The world of HR has undoubtedly changed significantly from the days of personnel management, driven mainly by technology and new legislation. HR professionals now have a far higher profile, have needed to become more strategic and to illustrate added value to a business. As such, HR professionals now need to have a far greater understanding of the business and industry they are working in than ever before. HR is expected to be far more commercially-minded and ensure that the HR strategy remains aligned with the business strategy.
Our priorities now are developing the talent from within and attracting great talent for the future while preparing the team to be able to cope with vast changes in technology and more specifically for us, the immense changes in the retail sector and the shift towards online purchases. To compete, we ensure that we are an agile organisation with agile leadership teams that can respond to the challenges of online retailing.
Recruitment can be challenging too. Recruiting traditional skills such as technicians is hard and therefore we invest heavily in technical apprenticeships across all our sites. We also now have a far more diverse workforce and people are working for longer. As a business we need to make sure that our employer offering is interesting to all employees across a depth of range.
Describe a typical day
Every day is different. Clearing my inbox is always on my to do list. I’m quite often out at our sites for meetings. Our furthest site is in Guildford where our MD is based and our nearest is Mercedes Benz of Poole. When I am at the offices in Poole I like to ensure I have a morning meeting with my team. Under my wing I have HR, Payroll, Health and Safety and Training and I work closely with my amazing team. I will speak with most of the Heads of Business on a daily basis. I can also be involved with interviewing for senior appointments, board meetings, strategy meetings, manpower planning, policy and procedure reviews and dealing with ER issues. I need to ensure we stay true to our HR strategy and guarantee that we have a sustainable culture and business which will put us in a good position to expand and grow.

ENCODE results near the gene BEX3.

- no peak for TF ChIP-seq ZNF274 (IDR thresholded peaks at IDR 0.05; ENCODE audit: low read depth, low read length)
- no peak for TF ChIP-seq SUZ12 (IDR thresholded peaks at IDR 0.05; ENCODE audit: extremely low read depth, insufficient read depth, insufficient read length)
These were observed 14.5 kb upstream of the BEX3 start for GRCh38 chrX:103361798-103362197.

I am fortunate to work within a progressive, forward thinking company who truly know the value of the HR function. I have an incredibly supportive MD and a talented and loyal HR team who enable us to achieve great results. We are valued and respected within the company and have contributed to the success that the Sandown group has achieved.
What advice would you give to people considering a career in HR?
Someone considering a career in HR should research in depth what it entails – the CIPD website is a good first port of call. If possible, try to get a placement or work experience within an HR department and speak to as many HR professionals as possible. Ask the right questions at an interview – delve into culture and people values. Personally, I think it’s really good to have a solid grounding in all the HR disciplines. Be prepared to coach, tell people when things aren’t working and provide honest feedback and build good relationships across all levels of the business.
Finally, you need to believe in the business you are working in, be an optimist, aim high and strive to help the business achieve its objectives. You need to love what you do. If you are working in an HR environment, it will be very apparent to the wider team if you don’t!